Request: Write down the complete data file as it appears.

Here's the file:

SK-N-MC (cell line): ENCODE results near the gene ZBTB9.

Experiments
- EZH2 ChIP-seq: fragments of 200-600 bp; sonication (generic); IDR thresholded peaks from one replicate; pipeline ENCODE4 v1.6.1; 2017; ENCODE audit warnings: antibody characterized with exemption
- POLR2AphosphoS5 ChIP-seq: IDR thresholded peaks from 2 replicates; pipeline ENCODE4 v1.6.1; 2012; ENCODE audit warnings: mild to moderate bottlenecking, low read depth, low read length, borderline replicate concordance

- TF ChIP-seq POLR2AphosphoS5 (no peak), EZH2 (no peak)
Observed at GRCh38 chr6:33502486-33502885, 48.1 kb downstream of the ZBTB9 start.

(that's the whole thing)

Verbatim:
SK-N-MC (cell line): ENCODE results near the gene ZBTB9.

Experiments
- EZH2 ChIP-seq: fragments of 200-600 bp; sonication (generic); IDR thresholded peaks from one replicate; pipeline ENCODE4 v1.6.1; 2017; ENCODE audit warnings: antibody characterized with exemption
- POLR2AphosphoS5 ChIP-seq: IDR thresholded peaks from 2 replicates; pipeline ENCODE4 v1.6.1; 2012; ENCODE audit warnings: mild to moderate bottlenecking, low read depth, low read length, borderline replicate concordance

- TF ChIP-seq POLR2AphosphoS5 (no peak), EZH2 (no peak)
Observed at GRCh38 chr6:33502486-33502885, 48.1 kb downstream of the ZBTB9 start.